We have our three dogs and cats in our wills with money to care for them. I can say whomever gets the cat is lucky cause he goes with as much cashola as the dogs..anyway....You stated your problem..start working on saying no.


      • #4
        I seem to attract people who want to give me dogs, I get at least 4 calls a month about this dog needing a home and I would be a perfect home for it ect. I started saying no after i adopted the first to!


        • #5
          I am very happy to do a lot of things for clients and neighbors (I babysit dogs all the time). My line: it's my choice to donate my time or services. If someone EXPECTS or feels entitled to something, I generally won't do it.

          For me the sign is that I am feeling resentful then I need to say no the next time.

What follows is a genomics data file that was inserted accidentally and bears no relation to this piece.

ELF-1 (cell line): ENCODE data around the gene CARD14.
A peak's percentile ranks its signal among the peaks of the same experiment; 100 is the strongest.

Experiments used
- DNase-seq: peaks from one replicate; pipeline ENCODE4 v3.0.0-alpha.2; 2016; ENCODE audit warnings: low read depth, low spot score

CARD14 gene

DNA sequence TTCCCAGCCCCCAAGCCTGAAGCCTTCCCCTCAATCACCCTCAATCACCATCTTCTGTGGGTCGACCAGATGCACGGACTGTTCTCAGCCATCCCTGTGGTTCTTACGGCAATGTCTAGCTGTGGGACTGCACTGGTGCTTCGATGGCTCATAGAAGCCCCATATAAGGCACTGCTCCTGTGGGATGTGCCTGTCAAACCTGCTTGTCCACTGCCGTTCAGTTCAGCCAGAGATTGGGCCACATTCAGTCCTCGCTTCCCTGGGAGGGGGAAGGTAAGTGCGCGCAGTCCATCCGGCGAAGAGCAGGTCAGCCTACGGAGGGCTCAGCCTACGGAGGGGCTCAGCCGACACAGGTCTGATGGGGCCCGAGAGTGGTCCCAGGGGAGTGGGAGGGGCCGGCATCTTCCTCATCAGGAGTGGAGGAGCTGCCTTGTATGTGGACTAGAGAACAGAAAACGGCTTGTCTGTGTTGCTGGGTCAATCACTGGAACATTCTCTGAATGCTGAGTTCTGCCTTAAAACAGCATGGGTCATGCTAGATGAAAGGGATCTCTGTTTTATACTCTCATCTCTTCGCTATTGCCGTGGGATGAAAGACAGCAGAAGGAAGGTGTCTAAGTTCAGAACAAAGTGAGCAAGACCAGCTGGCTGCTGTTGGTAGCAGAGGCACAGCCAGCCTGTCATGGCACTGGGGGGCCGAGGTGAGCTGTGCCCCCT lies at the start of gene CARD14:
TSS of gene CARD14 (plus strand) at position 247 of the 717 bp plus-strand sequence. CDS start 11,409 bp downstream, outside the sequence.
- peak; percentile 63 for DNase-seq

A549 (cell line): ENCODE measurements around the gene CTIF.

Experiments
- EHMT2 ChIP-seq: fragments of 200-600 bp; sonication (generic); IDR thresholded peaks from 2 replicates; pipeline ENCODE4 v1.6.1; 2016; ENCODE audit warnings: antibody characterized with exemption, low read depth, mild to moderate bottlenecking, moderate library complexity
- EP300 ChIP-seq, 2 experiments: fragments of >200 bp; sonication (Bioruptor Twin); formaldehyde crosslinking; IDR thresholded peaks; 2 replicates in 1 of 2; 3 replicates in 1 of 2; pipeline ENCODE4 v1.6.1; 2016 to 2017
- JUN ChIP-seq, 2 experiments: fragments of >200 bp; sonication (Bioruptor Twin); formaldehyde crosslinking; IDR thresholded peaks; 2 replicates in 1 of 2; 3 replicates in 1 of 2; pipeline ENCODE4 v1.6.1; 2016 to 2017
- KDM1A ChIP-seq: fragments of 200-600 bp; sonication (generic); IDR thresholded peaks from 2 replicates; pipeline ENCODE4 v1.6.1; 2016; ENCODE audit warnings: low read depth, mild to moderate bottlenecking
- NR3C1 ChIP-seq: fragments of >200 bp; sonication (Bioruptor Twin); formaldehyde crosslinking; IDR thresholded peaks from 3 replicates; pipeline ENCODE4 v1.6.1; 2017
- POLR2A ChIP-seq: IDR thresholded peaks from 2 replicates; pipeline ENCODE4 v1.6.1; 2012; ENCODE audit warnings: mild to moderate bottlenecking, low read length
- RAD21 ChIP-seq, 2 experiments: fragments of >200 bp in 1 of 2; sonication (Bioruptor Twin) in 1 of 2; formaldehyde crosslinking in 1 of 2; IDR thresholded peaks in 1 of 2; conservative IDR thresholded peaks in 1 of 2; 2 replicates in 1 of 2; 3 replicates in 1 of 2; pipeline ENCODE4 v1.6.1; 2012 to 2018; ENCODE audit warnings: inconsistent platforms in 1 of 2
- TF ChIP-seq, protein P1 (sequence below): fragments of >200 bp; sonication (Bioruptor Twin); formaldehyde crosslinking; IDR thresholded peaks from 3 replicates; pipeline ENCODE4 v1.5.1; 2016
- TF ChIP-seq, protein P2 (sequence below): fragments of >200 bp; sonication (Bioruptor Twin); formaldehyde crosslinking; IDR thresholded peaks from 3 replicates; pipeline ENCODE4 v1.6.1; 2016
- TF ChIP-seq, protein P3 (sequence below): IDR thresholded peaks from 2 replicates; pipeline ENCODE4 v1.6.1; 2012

"The most affectionate creature in the world is a wet dog." -Ambrose Bierce


          • #6
            hmm whats that quote...If you love something learn to let it go? or something like that? When I was a child I started raising rabbits for 4-H and national shows. I grew very attached to many of them but I lived in town and I could only have so many rabbits so I learned at an early age how to let go of some rabbits that I really cared for. It was a decision I had to make, not my parents, and it really taught me a lot of life lessons on responsibility, and knowing my limits. My point is that as hard as it is and even though you may of been grooming the dog for many years, it is important to learn how to let it go because you simply cannot or don't want to care for it. (AND THAT DOESN'T MAKE YOU A BAD PERSON, IT MAKES YOU A REASONABLE AND RESPONSIBLE PERSON, especially since you didn't buy the dog to begin with.) Talk to shelter volunteers and they will agree. I've volunteered at shelters for years now and it seems that one of the major reasons people have to stop volunteering is that they can't deal with not being able to take animals. The ones that stay learn how to say and think, I may like this animal but I can't take it.